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This month I've got a little puzzle for you. How can you get a null pointer exception from the following piece of code?

	//map is an instance of HashMap
	x = map.get("hello");
To be clear, "map" is not null, it is an instance of the standard HashMap class from the JDK, the get() method and all the other HashMap methods are the normal ones you have in the JDK, and there has been no bytecode injection. Oh, and the process is not out of memory, hasn't been out of memory, and the HashMap instance has not been used in more than one thread.

Maybe you've figured it out already? If not, here's a hint (before I tell how you just below), it's related to a performance anti-pattern. If you like puzzles, figure it out before reading on ...

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This NPE was an actual problem a colleague encountered. He was unable to debug the configuration that caused it, so he only had the stack trace and the code. Many hours of code path analysis left him with the finding that a HashMap.get() was throwing an NPE, and the HashMap instance was definitely not null, just as the code fragment above shows. I'm sure you've figured it out yourself now, but if not, let me reveal one more hint - the signature of "x" matters.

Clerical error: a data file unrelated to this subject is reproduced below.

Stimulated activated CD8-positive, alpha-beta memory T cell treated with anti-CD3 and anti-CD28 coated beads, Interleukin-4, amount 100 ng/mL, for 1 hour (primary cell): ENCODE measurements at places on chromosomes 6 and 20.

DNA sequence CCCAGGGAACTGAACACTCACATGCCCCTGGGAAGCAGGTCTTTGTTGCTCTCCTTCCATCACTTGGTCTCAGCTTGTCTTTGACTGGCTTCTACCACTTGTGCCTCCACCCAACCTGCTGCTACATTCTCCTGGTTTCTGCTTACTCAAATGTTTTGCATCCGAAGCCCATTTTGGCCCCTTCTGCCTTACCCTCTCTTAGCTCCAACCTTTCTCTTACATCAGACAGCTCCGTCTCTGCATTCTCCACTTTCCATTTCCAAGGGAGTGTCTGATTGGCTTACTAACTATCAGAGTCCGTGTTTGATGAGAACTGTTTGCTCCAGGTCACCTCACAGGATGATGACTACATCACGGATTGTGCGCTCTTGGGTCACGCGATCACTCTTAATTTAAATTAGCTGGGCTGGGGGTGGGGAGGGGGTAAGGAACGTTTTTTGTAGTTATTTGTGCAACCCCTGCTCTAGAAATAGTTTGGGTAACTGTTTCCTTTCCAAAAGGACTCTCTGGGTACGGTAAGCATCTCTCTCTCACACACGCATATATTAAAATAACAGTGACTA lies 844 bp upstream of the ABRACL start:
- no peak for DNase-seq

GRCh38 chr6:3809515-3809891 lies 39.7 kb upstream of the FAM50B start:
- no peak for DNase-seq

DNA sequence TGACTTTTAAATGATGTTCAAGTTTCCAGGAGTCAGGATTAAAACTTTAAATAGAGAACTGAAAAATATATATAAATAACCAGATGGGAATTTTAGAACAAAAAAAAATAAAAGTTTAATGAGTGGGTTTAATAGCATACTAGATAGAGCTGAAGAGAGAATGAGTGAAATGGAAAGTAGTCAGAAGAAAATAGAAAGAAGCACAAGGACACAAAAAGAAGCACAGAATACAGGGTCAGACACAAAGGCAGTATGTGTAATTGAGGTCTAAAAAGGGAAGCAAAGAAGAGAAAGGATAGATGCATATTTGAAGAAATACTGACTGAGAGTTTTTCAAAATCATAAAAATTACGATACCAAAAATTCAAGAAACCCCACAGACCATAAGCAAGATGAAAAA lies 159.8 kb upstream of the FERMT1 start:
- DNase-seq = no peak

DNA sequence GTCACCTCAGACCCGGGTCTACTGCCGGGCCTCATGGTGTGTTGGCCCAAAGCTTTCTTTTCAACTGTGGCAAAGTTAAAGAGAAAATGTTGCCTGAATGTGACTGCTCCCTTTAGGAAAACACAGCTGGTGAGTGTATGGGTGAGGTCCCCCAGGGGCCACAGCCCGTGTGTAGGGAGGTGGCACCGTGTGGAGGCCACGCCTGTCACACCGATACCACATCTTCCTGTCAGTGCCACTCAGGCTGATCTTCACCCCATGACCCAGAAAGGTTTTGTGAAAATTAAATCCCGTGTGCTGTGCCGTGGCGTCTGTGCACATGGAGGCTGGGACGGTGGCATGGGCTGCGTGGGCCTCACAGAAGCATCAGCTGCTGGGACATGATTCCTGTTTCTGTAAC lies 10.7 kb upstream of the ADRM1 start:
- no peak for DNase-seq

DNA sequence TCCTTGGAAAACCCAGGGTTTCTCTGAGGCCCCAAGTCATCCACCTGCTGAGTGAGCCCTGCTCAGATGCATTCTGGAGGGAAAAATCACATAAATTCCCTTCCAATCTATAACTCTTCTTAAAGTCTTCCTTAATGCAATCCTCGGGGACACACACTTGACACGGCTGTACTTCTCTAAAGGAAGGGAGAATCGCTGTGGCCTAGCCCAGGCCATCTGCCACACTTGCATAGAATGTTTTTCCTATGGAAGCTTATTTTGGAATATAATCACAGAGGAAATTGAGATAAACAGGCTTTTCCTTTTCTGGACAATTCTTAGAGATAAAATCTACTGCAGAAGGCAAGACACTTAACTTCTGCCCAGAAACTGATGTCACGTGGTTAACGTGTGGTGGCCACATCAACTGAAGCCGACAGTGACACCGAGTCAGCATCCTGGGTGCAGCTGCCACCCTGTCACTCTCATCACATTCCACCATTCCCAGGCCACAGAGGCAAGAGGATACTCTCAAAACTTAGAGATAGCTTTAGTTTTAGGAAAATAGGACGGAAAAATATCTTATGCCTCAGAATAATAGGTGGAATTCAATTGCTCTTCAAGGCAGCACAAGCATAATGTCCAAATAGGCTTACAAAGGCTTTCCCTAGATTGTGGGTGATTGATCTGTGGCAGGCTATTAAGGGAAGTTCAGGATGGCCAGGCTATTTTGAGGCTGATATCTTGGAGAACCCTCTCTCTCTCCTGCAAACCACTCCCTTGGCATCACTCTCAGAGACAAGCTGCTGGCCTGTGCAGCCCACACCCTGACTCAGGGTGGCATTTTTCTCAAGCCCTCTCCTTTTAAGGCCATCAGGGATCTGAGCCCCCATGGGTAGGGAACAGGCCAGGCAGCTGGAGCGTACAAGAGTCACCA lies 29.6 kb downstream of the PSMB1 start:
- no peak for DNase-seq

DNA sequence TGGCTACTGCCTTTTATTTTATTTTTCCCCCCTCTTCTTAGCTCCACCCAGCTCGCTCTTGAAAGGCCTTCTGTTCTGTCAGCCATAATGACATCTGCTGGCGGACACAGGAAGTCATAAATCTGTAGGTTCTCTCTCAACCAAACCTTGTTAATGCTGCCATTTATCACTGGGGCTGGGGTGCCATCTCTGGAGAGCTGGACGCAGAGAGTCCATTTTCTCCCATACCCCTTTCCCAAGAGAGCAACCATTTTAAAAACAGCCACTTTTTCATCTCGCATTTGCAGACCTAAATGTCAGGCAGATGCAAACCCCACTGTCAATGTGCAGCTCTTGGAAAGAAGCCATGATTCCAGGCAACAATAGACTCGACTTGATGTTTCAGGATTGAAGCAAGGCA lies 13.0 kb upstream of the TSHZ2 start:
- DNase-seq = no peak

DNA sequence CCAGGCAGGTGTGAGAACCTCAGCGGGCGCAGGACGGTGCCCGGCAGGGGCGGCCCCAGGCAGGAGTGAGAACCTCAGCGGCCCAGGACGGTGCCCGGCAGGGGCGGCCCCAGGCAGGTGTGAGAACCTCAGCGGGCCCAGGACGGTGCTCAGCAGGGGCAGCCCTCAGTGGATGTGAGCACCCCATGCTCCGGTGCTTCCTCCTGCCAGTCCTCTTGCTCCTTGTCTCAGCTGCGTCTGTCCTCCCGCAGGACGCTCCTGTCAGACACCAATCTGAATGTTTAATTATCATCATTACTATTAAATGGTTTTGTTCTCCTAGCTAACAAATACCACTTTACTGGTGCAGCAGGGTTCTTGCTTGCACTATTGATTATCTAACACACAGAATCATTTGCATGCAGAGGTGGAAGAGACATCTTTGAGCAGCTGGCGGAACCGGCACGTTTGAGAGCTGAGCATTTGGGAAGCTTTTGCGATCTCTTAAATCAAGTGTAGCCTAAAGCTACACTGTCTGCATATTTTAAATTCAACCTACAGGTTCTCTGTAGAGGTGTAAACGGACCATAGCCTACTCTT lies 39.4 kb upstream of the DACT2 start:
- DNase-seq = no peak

Got it? Here's enough code to recreate the bug yourself

	int x;
	HashMap<String,Integer> map = new HashMap<String,Integer>();
	x = map.get("hello");

The auto-unboxing of the non-existent value was, of course, the issue. I know autoboxing was introduced to make coding easier, but it's a definite performance anti-pattern and can lead to annoying bugs like this which are non-intuitive. Personally, I always try to remove autoboxing by making any such calls explicit, so that although the code is a little uglier, it's also clearer what's happening.

Now on to yet more links to Java performance tools, news, articles and, as ever, all the extracted tips from all of this month's referenced articles.

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Jack Shirazi

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Last Updated: 2022-06-29
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